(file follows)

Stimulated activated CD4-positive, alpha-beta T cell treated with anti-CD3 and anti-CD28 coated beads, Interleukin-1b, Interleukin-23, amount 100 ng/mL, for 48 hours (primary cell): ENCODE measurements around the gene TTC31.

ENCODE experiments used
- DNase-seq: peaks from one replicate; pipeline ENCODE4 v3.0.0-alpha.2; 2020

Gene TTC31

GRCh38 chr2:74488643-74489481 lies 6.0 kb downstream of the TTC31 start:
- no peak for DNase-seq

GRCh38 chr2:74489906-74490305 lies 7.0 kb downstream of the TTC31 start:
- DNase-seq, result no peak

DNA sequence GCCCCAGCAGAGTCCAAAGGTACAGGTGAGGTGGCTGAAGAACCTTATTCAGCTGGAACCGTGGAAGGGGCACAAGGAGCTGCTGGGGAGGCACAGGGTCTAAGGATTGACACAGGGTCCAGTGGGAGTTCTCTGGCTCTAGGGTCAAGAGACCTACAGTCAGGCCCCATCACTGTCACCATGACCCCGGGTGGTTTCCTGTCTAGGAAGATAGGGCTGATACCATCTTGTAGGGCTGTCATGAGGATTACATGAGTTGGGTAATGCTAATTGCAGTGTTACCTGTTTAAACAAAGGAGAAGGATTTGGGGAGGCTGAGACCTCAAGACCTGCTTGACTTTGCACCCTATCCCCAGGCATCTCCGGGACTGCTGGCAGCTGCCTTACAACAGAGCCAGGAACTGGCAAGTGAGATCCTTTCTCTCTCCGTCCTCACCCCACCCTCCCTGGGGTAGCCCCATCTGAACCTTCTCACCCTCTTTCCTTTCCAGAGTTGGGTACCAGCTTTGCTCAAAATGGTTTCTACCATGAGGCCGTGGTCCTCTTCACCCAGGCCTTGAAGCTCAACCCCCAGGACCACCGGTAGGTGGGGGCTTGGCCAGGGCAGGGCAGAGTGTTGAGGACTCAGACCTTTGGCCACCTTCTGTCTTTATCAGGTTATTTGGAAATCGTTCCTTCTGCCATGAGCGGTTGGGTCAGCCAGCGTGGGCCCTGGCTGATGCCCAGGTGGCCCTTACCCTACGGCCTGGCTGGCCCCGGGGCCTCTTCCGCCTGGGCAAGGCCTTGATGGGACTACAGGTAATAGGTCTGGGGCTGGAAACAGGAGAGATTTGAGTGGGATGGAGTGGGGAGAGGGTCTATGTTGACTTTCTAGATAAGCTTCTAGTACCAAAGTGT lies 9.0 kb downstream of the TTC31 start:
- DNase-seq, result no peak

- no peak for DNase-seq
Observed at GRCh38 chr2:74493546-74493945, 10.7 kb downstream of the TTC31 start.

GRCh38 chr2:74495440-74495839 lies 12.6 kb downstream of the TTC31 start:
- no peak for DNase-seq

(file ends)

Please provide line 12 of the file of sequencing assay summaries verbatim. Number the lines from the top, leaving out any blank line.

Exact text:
Observed at GRCh38 chr2:74493546-74493945, 10.7 kb downstream of the TTC31 start.